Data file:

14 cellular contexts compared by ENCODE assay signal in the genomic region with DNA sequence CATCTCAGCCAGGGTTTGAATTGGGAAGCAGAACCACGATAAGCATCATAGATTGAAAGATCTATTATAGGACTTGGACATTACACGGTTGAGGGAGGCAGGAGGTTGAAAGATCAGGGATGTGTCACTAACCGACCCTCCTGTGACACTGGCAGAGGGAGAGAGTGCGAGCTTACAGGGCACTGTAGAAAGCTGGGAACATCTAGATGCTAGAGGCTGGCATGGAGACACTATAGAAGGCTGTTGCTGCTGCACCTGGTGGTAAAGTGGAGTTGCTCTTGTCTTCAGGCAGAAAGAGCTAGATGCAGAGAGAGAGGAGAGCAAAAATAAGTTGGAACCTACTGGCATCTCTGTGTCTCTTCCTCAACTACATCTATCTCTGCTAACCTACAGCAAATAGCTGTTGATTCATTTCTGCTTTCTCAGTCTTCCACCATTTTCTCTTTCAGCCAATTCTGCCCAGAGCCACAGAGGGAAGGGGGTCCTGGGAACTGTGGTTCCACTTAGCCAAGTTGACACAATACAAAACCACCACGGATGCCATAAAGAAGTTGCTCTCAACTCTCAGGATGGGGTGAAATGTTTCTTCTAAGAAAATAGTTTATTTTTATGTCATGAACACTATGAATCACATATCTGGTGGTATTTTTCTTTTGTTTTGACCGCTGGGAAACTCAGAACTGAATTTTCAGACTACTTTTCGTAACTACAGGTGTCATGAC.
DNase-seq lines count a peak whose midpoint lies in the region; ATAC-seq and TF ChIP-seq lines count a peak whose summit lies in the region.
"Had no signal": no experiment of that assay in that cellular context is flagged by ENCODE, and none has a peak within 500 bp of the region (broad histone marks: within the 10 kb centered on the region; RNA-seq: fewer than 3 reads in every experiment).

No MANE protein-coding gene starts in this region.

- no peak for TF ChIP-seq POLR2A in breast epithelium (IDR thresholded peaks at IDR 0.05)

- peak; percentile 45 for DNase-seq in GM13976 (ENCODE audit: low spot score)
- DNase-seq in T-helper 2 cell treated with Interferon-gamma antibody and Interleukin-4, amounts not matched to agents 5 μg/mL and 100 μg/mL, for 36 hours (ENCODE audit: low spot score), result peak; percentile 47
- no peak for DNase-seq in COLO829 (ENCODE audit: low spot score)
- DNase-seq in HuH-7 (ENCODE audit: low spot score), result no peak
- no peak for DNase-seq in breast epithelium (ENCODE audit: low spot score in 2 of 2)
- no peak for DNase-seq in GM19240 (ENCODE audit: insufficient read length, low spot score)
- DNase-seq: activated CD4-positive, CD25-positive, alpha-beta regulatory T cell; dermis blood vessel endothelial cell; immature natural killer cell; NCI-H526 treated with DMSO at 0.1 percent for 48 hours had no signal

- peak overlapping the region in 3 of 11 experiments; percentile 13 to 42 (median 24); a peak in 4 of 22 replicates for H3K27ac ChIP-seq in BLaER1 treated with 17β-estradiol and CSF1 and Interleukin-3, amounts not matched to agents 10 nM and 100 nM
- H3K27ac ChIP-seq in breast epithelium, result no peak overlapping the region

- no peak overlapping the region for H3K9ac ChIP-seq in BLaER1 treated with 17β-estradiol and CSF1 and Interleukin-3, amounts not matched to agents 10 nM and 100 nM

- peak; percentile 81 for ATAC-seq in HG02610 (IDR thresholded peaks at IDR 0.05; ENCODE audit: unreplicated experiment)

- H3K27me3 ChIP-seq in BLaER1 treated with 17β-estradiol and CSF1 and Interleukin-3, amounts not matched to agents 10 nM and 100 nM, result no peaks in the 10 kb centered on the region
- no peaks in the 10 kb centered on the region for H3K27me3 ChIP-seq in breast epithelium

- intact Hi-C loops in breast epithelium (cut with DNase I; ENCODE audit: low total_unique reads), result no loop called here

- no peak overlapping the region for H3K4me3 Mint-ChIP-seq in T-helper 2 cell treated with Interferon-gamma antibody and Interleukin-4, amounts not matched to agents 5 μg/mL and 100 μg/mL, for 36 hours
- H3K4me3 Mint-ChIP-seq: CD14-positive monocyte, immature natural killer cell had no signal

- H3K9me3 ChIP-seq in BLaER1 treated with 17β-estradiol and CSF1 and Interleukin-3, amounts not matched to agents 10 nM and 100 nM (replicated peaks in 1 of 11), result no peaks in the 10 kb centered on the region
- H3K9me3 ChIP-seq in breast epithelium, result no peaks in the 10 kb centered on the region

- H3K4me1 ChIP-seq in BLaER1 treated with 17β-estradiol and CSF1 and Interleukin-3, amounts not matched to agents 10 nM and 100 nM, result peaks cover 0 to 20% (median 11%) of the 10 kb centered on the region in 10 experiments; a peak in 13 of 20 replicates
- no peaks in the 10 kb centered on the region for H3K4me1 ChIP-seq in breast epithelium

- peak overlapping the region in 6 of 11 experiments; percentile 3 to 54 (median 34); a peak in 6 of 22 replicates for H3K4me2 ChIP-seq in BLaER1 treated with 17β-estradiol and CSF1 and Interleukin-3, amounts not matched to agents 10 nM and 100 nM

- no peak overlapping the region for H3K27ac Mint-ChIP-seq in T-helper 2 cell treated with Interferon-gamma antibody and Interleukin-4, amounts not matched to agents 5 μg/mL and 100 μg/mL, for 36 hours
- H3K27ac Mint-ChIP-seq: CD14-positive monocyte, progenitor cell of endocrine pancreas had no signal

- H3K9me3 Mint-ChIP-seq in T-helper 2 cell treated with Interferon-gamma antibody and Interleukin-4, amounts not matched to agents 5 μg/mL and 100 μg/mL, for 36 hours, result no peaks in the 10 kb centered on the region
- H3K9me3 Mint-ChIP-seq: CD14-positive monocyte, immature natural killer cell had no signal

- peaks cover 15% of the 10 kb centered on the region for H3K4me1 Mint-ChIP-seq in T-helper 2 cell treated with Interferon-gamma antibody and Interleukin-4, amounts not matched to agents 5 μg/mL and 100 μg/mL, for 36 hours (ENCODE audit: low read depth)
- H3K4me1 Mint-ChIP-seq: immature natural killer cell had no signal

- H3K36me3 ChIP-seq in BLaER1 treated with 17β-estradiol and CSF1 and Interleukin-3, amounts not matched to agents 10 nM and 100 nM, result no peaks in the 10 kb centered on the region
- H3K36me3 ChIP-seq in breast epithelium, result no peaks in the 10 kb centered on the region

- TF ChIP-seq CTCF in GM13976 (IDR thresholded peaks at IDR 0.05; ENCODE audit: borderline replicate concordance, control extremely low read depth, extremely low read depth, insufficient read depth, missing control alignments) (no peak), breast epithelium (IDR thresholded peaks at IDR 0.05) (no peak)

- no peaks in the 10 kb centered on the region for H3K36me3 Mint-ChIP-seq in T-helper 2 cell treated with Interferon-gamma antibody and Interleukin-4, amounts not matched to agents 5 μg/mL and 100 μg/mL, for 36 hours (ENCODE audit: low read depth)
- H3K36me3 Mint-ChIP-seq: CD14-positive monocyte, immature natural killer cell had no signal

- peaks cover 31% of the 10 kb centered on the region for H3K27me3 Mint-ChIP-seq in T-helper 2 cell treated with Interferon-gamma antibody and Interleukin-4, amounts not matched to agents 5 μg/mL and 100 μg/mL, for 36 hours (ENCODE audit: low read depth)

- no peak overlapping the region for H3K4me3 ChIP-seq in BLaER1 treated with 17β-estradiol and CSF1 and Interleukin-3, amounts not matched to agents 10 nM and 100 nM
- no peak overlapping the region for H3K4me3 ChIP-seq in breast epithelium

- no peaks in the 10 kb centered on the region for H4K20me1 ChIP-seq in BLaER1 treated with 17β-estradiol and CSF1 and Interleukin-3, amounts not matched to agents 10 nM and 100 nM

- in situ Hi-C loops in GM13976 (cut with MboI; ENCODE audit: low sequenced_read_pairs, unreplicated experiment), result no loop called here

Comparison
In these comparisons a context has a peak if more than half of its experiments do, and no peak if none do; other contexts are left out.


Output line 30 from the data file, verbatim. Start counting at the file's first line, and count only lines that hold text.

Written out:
- H3K9me3 Mint-ChIP-seq: CD14-positive monocyte, immature natural killer cell had no signal